10 Painless Ways To Cut Costs
Apps.. new habits.. it’s quick to make changes that really work
1. Be smart with your bills
In the past, household bills like water, gas and electricity were pretty much set in stone. But these days there’s often wriggle room, as there are so many providers vying for your custom. Set aside to phone each of your service providers and ask how you could cut your bills: you’d be surprised how many deals and options are out there. If they won’t budge, say you’re going to go over to another supplier. If they still won’t budge, then do go over to another supplier! The market is there for you the consumer to play to your advantage.
2. Shop like a pro
Use your nose and don’t get sucked in by apparently brilliant deals: they’re nearly always a con. Marketers know that it pays (for them) to play on our fear of missing out, so you’ll often see phrases like “last chance!” “limited supply only” or “order now to avoid disappointment”. These tricks are just that and are absolutely not there to help you make good decisions. Good shopping decisions take time, so consider making a rule when browsing online that you’ll wait 24 hours before hitting “complete purchase”, to filter out those late-night, emotional buys that you’ll regret in the morning.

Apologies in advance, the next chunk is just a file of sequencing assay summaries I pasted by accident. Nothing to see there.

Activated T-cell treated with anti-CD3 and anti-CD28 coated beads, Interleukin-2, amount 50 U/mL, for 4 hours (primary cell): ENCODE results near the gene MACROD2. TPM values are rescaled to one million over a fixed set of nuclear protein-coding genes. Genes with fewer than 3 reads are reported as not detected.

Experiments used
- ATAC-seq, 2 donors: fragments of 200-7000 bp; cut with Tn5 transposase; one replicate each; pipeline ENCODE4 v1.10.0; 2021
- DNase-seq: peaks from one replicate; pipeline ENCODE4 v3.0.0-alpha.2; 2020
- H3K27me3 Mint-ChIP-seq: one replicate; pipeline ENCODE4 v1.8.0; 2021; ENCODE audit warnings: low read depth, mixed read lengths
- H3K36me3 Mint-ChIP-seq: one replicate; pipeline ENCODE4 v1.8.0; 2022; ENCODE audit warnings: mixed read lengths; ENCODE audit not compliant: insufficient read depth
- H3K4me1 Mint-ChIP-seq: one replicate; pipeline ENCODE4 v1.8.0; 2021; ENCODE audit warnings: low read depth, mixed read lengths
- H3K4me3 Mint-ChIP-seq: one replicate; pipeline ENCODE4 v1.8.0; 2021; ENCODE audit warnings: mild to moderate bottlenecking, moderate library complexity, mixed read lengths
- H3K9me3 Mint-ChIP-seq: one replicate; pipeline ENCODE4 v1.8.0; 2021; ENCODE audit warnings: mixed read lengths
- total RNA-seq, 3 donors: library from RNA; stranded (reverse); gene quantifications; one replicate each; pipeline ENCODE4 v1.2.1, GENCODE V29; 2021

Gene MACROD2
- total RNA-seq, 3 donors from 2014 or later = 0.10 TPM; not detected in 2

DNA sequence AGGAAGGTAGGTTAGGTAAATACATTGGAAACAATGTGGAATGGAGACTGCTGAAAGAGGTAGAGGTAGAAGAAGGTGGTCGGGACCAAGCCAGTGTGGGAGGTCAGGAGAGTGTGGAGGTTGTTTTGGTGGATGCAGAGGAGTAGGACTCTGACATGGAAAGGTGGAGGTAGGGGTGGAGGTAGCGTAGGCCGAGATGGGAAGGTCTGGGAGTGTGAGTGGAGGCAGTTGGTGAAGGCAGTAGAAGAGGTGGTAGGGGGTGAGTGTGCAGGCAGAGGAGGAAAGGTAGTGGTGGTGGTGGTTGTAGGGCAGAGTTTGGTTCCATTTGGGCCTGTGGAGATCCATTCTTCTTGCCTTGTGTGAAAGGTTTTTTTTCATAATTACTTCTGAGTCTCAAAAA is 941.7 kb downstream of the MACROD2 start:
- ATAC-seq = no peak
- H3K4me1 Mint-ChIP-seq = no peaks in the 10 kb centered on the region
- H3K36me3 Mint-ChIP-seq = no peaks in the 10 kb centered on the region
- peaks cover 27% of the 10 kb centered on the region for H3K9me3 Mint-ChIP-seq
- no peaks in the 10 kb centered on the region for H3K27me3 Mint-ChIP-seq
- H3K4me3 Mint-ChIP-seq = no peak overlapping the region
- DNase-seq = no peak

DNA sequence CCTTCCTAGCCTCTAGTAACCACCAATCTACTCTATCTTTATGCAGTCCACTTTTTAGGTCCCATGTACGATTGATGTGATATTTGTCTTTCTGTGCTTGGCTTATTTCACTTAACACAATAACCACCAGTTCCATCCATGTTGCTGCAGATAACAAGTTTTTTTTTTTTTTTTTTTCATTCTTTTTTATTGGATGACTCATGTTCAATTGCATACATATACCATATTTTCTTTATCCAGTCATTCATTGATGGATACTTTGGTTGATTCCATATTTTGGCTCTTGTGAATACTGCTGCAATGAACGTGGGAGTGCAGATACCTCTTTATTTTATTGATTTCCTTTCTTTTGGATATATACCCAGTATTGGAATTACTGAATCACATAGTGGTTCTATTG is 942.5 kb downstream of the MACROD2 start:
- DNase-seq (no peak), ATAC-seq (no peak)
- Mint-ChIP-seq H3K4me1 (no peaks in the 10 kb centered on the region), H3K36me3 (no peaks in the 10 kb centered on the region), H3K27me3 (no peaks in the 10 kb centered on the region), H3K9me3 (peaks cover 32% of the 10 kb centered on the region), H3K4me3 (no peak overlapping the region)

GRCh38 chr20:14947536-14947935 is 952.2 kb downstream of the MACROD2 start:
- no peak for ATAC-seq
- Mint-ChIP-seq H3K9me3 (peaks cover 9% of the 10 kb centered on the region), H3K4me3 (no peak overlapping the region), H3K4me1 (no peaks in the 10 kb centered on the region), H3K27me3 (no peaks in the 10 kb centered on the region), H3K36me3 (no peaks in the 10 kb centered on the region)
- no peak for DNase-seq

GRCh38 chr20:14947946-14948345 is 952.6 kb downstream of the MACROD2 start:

3. Travel for less
We all need a holiday sometimes, and when you’re budgeting it can seem like a week in the sun is out of the question. But there are so many awesome ways to see the world without it costing the earth! Self-catering accommodation is always a winner: compare Airbnb in an expensive city with a hotel in a similar area. It’s a no-brainer. And have you considered a home swap? The Guardian website and others facilitate this safely and efficiently. And don’t rule out holidaying in the UK… there are some gorgeous beaches, thrilling outdoors adventures and slick city experiences to be had right here on our doorstep for the price of a tank of petrol.
4. The daily grind
It’s hard to believe but 20 years ago there were not several coffee outlets on every high street. And what cafes there were did not serve a range of a dozen or more caffeinated drinks with everything from cinnamon to skinny almond milk as an option. Not to mention all those tempting cakes and pastries. For most of us, it’s impossible to get from home to work without the temptation of a warming pint of breakfast brew. But – and we hate to sound like your granny here - it’s sooooo expensive. You’re probably spending literally thousands of pounds a year on coffee. We know mornings are hard and you need a treat, but try cutting your Starbucks habit for half the week at least, and make coffee at home or take advantage of the free stuff at work. And have you heard that if you bring a re-usable cup to Pret and get a plain white filter coffee it’s only 49p?
5. Use an app
Simply download one of the excellent budgeting apps like You Need a Budget (YNAB), Emma, Plum, MoneyBox, Chip! They are designed to help you stay in control of your daily, weekly and monthly funds by reminding you where you’re over-spending and suggesting ways to economise. An app will also encourage you to establish your financial goals, and that, as we’re always saying, is the bedrock of your journey to money wisdom.
6. Work more